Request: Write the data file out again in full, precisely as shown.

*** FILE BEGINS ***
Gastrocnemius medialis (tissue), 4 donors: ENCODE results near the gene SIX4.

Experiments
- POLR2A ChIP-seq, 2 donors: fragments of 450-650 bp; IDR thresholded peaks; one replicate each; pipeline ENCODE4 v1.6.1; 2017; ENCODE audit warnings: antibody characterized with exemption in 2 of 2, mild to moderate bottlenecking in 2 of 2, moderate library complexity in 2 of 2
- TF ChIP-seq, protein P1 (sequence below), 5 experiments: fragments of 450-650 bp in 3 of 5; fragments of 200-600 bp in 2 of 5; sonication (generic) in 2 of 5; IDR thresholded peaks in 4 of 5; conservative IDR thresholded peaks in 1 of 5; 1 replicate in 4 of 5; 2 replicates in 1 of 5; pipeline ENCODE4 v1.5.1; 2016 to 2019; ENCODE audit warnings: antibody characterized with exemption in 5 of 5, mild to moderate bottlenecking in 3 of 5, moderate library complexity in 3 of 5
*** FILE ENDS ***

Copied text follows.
Gastrocnemius medialis (tissue), 4 donors: ENCODE results near the gene SIX4.

Experiments
- POLR2A ChIP-seq, 2 donors: fragments of 450-650 bp; IDR thresholded peaks; one replicate each; pipeline ENCODE4 v1.6.1; 2017; ENCODE audit warnings: antibody characterized with exemption in 2 of 2, mild to moderate bottlenecking in 2 of 2, moderate library complexity in 2 of 2
- TF ChIP-seq, protein P1 (sequence below), 5 experiments: fragments of 450-650 bp in 3 of 5; fragments of 200-600 bp in 2 of 5; sonication (generic) in 2 of 5; IDR thresholded peaks in 4 of 5; conservative IDR thresholded peaks in 1 of 5; 1 replicate in 4 of 5; 2 replicates in 1 of 5; pipeline ENCODE4 v1.5.1; 2016 to 2019; ENCODE audit warnings: antibody characterized with exemption in 5 of 5, mild to moderate bottlenecking in 3 of 5, moderate library complexity in 3 of 5